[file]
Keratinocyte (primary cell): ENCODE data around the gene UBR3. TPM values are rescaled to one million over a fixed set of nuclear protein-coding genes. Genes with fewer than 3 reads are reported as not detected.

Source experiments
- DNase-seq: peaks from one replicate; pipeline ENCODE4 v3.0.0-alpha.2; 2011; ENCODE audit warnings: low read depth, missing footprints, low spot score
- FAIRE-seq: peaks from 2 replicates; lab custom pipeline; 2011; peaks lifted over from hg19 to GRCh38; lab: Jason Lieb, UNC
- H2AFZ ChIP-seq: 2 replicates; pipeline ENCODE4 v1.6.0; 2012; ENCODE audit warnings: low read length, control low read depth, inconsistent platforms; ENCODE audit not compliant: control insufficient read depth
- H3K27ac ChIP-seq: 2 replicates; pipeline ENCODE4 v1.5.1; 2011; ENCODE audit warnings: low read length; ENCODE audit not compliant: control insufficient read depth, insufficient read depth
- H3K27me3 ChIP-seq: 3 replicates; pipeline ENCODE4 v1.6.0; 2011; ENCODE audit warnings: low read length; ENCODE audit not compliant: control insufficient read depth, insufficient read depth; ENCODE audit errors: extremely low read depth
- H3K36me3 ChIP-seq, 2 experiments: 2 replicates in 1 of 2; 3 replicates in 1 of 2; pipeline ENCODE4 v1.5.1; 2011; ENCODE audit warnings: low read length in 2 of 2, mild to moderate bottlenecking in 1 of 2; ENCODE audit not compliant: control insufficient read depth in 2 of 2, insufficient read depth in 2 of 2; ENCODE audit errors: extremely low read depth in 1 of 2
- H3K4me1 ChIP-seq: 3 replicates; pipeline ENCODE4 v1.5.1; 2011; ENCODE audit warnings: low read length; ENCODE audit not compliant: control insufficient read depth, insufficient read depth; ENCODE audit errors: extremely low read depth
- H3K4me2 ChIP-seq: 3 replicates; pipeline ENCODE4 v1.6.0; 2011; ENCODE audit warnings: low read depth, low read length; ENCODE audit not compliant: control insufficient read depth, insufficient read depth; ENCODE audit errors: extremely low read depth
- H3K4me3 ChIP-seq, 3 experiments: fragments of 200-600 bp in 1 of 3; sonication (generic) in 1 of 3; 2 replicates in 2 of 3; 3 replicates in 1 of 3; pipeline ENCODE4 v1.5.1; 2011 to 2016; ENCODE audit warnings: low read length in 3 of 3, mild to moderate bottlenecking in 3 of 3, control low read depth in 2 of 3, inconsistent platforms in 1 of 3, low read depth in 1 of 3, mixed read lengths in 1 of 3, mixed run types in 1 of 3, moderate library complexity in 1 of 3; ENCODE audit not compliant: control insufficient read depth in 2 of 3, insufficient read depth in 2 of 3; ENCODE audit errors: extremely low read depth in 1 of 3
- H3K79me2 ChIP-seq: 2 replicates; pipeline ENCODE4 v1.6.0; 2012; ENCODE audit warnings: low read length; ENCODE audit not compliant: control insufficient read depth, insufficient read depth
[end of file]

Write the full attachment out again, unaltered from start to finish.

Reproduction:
Keratinocyte (primary cell): ENCODE data around the gene UBR3. TPM values are rescaled to one million over a fixed set of nuclear protein-coding genes. Genes with fewer than 3 reads are reported as not detected.

Source experiments
- DNase-seq: peaks from one replicate; pipeline ENCODE4 v3.0.0-alpha.2; 2011; ENCODE audit warnings: low read depth, missing footprints, low spot score
- FAIRE-seq: peaks from 2 replicates; lab custom pipeline; 2011; peaks lifted over from hg19 to GRCh38; lab: Jason Lieb, UNC
- H2AFZ ChIP-seq: 2 replicates; pipeline ENCODE4 v1.6.0; 2012; ENCODE audit warnings: low read length, control low read depth, inconsistent platforms; ENCODE audit not compliant: control insufficient read depth
- H3K27ac ChIP-seq: 2 replicates; pipeline ENCODE4 v1.5.1; 2011; ENCODE audit warnings: low read length; ENCODE audit not compliant: control insufficient read depth, insufficient read depth
- H3K27me3 ChIP-seq: 3 replicates; pipeline ENCODE4 v1.6.0; 2011; ENCODE audit warnings: low read length; ENCODE audit not compliant: control insufficient read depth, insufficient read depth; ENCODE audit errors: extremely low read depth
- H3K36me3 ChIP-seq, 2 experiments: 2 replicates in 1 of 2; 3 replicates in 1 of 2; pipeline ENCODE4 v1.5.1; 2011; ENCODE audit warnings: low read length in 2 of 2, mild to moderate bottlenecking in 1 of 2; ENCODE audit not compliant: control insufficient read depth in 2 of 2, insufficient read depth in 2 of 2; ENCODE audit errors: extremely low read depth in 1 of 2
- H3K4me1 ChIP-seq: 3 replicates; pipeline ENCODE4 v1.5.1; 2011; ENCODE audit warnings: low read length; ENCODE audit not compliant: control insufficient read depth, insufficient read depth; ENCODE audit errors: extremely low read depth
- H3K4me2 ChIP-seq: 3 replicates; pipeline ENCODE4 v1.6.0; 2011; ENCODE audit warnings: low read depth, low read length; ENCODE audit not compliant: control insufficient read depth, insufficient read depth; ENCODE audit errors: extremely low read depth
- H3K4me3 ChIP-seq, 3 experiments: fragments of 200-600 bp in 1 of 3; sonication (generic) in 1 of 3; 2 replicates in 2 of 3; 3 replicates in 1 of 3; pipeline ENCODE4 v1.5.1; 2011 to 2016; ENCODE audit warnings: low read length in 3 of 3, mild to moderate bottlenecking in 3 of 3, control low read depth in 2 of 3, inconsistent platforms in 1 of 3, low read depth in 1 of 3, mixed read lengths in 1 of 3, mixed run types in 1 of 3, moderate library complexity in 1 of 3; ENCODE audit not compliant: control insufficient read depth in 2 of 3, insufficient read depth in 2 of 3; ENCODE audit errors: extremely low read depth in 1 of 3
- H3K79me2 ChIP-seq: 2 replicates; pipeline ENCODE4 v1.6.0; 2012; ENCODE audit warnings: low read length; ENCODE audit not compliant: control insufficient read depth, insufficient read depth